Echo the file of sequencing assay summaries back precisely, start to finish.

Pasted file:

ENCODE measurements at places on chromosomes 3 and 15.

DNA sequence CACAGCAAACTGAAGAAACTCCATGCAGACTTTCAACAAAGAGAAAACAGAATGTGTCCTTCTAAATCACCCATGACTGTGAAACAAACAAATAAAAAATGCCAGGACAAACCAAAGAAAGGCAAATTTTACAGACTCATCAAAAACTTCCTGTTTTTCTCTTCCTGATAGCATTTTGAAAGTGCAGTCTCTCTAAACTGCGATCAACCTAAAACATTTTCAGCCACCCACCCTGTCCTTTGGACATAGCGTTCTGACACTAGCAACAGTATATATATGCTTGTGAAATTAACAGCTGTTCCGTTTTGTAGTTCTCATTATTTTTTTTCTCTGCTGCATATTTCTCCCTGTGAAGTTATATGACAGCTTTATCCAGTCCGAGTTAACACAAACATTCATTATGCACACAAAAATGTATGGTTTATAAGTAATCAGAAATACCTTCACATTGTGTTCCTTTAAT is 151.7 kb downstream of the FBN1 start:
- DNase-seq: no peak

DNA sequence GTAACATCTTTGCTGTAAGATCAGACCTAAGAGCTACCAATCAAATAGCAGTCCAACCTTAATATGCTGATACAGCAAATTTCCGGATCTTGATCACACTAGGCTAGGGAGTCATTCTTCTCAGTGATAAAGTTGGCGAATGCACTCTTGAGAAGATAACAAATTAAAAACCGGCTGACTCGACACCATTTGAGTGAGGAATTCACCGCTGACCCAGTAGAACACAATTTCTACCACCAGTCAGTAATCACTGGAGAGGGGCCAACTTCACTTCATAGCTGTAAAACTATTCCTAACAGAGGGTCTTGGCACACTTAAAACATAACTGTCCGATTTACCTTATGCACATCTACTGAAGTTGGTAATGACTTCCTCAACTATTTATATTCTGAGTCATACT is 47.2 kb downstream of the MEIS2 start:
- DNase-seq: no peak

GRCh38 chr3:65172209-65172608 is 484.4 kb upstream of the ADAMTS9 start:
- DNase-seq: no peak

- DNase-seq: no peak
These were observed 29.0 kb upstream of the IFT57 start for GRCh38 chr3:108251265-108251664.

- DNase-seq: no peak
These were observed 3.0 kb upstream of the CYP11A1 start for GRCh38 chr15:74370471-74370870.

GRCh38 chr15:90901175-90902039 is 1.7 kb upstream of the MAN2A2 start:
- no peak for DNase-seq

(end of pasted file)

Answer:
ENCODE measurements at places on chromosomes 3 and 15.

DNA sequence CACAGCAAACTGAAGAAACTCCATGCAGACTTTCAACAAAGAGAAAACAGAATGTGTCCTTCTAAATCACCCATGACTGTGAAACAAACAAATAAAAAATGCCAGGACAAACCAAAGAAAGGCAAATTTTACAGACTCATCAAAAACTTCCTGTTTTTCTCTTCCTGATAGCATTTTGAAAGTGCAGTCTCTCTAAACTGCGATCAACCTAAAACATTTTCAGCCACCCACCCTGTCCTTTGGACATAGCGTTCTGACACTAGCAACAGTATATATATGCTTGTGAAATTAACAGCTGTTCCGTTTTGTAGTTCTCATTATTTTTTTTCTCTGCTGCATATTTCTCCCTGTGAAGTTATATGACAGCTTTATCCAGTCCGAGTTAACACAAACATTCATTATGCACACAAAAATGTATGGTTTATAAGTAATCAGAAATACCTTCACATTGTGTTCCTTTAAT is 151.7 kb downstream of the FBN1 start:
- DNase-seq: no peak

DNA sequence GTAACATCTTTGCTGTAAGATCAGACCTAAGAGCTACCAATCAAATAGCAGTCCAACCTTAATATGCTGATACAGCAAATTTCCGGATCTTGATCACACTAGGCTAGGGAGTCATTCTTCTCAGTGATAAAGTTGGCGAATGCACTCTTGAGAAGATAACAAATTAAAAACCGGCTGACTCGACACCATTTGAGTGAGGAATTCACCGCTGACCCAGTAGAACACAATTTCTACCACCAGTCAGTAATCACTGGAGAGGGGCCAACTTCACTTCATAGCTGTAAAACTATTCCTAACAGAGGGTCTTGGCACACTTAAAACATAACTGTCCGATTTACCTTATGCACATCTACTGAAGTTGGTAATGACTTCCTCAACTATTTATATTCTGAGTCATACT is 47.2 kb downstream of the MEIS2 start:
- DNase-seq: no peak

GRCh38 chr3:65172209-65172608 is 484.4 kb upstream of the ADAMTS9 start:
- DNase-seq: no peak

- DNase-seq: no peak
These were observed 29.0 kb upstream of the IFT57 start for GRCh38 chr3:108251265-108251664.

- DNase-seq: no peak
These were observed 3.0 kb upstream of the CYP11A1 start for GRCh38 chr15:74370471-74370870.

GRCh38 chr15:90901175-90902039 is 1.7 kb upstream of the MAN2A2 start:
- no peak for DNase-seq